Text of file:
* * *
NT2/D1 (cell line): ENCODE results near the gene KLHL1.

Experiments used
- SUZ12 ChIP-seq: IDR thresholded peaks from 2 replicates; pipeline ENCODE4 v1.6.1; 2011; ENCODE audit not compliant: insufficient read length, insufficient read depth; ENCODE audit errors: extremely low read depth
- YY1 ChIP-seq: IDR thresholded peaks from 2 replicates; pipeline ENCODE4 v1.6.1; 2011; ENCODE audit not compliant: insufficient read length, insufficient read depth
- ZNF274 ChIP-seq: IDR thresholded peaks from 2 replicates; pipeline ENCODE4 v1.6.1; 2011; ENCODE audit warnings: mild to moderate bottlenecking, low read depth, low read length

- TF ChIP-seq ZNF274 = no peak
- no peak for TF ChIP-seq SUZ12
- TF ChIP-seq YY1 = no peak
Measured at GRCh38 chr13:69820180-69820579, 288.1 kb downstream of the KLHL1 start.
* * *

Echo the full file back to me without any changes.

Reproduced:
NT2/D1 (cell line): ENCODE results near the gene KLHL1.

Experiments used
- SUZ12 ChIP-seq: IDR thresholded peaks from 2 replicates; pipeline ENCODE4 v1.6.1; 2011; ENCODE audit not compliant: insufficient read length, insufficient read depth; ENCODE audit errors: extremely low read depth
- YY1 ChIP-seq: IDR thresholded peaks from 2 replicates; pipeline ENCODE4 v1.6.1; 2011; ENCODE audit not compliant: insufficient read length, insufficient read depth
- ZNF274 ChIP-seq: IDR thresholded peaks from 2 replicates; pipeline ENCODE4 v1.6.1; 2011; ENCODE audit warnings: mild to moderate bottlenecking, low read depth, low read length

- TF ChIP-seq ZNF274 = no peak
- no peak for TF ChIP-seq SUZ12
- TF ChIP-seq YY1 = no peak
Measured at GRCh38 chr13:69820180-69820579, 288.1 kb downstream of the KLHL1 start.